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BAME helpline provides support in range of languages

Published : 08/01/21 | Categories: Information & support |

BAME Helpline Wales is providing callers with support on a wide range of issues, and through a variety of different languages.

There are hundreds of amazing organisations offering services across Wales, but it can be confusing to know which one can provide appropriate help. Confusion is made worse when there is a language barrier and the person who needs help is at crisis point. The BAME helpline can offer a first point of contact for the caller.

EYST, in partnership with Women Connect First, Henna Foundation, Promo Cymru and Wales TUC, is offering a BAME (Black, Asian, Minority Ethnic) helpline which is available for anyone to use and provides call handlers who speak a wide range of languages.

BAME Helpline Wales is open every weekday (Monday to Friday) from 10.30 am – 2.30 pm. As well as providing language support, the team take the time to listen and really understand the caller’s needs, taking an average of between 20 to 45 minutes on an initial call. Team members can then refer and signpost to the most appropriate organisation. They will take steps to ensure that other agencies have the capacity and services to really meet the needs of the caller.

MULTI-LANGUAGE SUPPORT ON A RANGE OF ISSUES

Dalia Alhusseini, Project Manager and Team Lead, told WCVA about a number of issues that have been supported through signposting from the BAME Helpline Wales, including:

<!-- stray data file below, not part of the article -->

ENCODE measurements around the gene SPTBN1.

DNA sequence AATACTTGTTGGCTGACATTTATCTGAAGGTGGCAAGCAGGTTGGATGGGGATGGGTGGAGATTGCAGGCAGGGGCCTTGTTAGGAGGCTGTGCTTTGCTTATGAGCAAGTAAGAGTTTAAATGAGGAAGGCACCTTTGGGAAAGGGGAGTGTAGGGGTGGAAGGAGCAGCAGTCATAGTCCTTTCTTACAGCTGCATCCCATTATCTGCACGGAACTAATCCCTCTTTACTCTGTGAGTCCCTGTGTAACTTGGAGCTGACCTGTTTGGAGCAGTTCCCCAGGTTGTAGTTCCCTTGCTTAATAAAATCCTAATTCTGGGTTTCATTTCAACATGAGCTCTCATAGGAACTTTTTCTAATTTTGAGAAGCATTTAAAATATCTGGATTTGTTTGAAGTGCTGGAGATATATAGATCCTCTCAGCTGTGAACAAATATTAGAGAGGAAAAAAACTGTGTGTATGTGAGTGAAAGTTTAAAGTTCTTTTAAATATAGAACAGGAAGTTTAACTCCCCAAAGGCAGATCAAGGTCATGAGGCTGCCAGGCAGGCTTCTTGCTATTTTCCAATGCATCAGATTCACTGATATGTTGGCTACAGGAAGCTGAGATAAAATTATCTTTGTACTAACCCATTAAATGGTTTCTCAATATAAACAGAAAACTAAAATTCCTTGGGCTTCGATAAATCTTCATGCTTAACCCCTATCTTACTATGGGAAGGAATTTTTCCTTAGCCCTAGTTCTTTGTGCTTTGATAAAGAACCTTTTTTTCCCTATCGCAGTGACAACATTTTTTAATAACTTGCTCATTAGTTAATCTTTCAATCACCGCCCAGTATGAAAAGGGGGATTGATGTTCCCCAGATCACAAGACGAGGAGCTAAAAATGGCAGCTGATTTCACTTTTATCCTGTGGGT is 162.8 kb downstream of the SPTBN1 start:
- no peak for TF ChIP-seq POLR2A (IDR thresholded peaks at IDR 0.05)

• physical and mental health (accounting for 23% of call topics)
  • employment
  • housing
  • food and financial poverty
  • immigration
  • language support
  • racial harassment and hate crime

Though English has been the most commonly used, the selection of languages that can be used to access the helpline and discuss issues includes Arabic, Bengali (Indian), Hindi, Fujian dialect, Mandarin and Urdu. These languages are spoken by the BAME Helpline Wales call handlers, but a wider range of spoken languages are made available – Bengali (Sylheti), Cantonese, Farsi, Kurdish, Portuguese, Spanish, Suhani Kurdish, Tigriyan and Polish, to name a few – through external interpreters.

Suzanne Mollison, WCVA’s Safeguarding Officer, said: ‘Although the helpline is not offered to respond only to safeguarding concerns, the fact that individuals can speak to someone in the language that they are most comfortable with, means that they have a better opportunity to express themselves and state their needs.

‘The shared language also means that they are more likely to be truly understood and therefore in a better position to achieve their requirements, including those that might warrant a safeguarding response.’

Helpline contact details:

Helpline Tel: 0300 222 5720 (Monday – Friday 10.30am-2.30pm)

Text No: 07537432416

Website www.bame.wales

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